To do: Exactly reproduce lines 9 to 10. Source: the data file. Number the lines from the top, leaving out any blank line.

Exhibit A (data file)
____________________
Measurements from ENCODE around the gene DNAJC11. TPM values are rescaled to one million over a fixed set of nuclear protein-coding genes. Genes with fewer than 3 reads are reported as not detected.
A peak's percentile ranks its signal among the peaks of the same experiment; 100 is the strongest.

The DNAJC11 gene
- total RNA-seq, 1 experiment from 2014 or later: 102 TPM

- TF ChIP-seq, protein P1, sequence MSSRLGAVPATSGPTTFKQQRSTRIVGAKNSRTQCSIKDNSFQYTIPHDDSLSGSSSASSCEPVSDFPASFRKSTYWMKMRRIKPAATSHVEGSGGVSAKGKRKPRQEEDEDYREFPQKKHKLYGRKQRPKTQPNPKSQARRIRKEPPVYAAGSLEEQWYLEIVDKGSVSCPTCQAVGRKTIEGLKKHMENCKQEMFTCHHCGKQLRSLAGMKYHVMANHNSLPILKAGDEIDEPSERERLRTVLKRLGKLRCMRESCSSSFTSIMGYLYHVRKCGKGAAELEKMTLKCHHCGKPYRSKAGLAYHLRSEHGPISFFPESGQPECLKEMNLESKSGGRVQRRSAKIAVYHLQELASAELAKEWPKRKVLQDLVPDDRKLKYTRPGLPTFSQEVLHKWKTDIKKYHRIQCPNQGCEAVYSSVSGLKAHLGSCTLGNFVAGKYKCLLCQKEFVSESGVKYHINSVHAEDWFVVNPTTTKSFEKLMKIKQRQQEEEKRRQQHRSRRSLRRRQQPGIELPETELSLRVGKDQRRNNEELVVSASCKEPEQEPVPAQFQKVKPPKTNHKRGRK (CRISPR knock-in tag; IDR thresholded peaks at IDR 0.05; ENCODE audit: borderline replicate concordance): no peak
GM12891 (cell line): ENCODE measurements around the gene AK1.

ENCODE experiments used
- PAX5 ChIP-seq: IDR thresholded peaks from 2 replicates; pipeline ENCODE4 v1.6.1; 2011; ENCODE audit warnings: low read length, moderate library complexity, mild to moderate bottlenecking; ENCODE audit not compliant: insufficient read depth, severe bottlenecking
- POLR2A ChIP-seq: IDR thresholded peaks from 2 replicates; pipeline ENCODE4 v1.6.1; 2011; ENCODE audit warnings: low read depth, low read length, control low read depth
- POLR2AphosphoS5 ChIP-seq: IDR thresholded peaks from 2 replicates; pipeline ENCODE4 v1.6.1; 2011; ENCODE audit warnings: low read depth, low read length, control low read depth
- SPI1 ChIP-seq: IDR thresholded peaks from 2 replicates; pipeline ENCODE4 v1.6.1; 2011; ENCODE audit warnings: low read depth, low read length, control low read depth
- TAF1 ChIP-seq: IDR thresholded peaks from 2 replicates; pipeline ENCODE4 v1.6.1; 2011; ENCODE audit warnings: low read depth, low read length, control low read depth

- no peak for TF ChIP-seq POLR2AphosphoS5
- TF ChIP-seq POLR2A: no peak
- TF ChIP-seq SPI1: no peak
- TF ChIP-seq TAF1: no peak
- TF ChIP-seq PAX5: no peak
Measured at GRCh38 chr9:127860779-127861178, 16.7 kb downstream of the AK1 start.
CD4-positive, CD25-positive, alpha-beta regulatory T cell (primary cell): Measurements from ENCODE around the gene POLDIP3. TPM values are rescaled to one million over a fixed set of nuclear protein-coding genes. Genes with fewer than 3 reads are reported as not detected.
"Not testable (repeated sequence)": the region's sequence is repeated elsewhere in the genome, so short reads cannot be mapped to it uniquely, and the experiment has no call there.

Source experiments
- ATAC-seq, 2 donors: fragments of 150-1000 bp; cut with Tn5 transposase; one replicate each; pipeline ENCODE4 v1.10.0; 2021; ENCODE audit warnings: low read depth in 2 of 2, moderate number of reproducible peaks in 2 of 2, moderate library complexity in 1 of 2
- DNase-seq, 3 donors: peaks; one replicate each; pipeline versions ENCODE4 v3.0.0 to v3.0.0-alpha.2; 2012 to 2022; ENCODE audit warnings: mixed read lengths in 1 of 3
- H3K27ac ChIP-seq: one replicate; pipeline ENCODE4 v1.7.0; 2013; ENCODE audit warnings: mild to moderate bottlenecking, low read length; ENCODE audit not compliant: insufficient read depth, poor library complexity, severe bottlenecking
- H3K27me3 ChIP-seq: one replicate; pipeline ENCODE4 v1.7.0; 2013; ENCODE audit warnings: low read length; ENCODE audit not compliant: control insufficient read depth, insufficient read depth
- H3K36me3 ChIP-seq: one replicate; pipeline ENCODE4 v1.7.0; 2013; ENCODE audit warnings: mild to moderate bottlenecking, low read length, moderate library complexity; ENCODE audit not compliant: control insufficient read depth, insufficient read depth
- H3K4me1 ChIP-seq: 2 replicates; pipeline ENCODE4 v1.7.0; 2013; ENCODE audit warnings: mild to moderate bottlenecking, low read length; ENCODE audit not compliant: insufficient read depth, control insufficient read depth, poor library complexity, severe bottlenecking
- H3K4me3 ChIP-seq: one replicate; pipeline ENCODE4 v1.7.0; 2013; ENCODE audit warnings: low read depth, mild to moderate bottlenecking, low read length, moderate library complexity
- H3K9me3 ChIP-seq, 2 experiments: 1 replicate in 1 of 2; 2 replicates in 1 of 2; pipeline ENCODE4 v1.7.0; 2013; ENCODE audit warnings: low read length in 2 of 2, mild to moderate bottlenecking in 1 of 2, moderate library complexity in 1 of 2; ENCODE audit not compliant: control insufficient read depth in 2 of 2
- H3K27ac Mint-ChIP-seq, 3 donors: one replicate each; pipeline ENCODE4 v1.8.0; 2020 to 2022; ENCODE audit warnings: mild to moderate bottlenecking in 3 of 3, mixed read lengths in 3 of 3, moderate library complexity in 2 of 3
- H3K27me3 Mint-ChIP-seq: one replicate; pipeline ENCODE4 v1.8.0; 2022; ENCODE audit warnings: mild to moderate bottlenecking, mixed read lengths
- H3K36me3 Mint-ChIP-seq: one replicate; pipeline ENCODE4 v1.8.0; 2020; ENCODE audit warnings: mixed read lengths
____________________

- POLR2A ChIP-seq: IDR thresholded peaks from 2 replicates; pipeline ENCODE4 v1.6.1; 2011; ENCODE audit warnings: low read depth, low read length, control low read depth
- POLR2AphosphoS5 ChIP-seq: IDR thresholded peaks from 2 replicates; pipeline ENCODE4 v1.6.1; 2011; ENCODE audit warnings: low read depth, low read length, control low read depth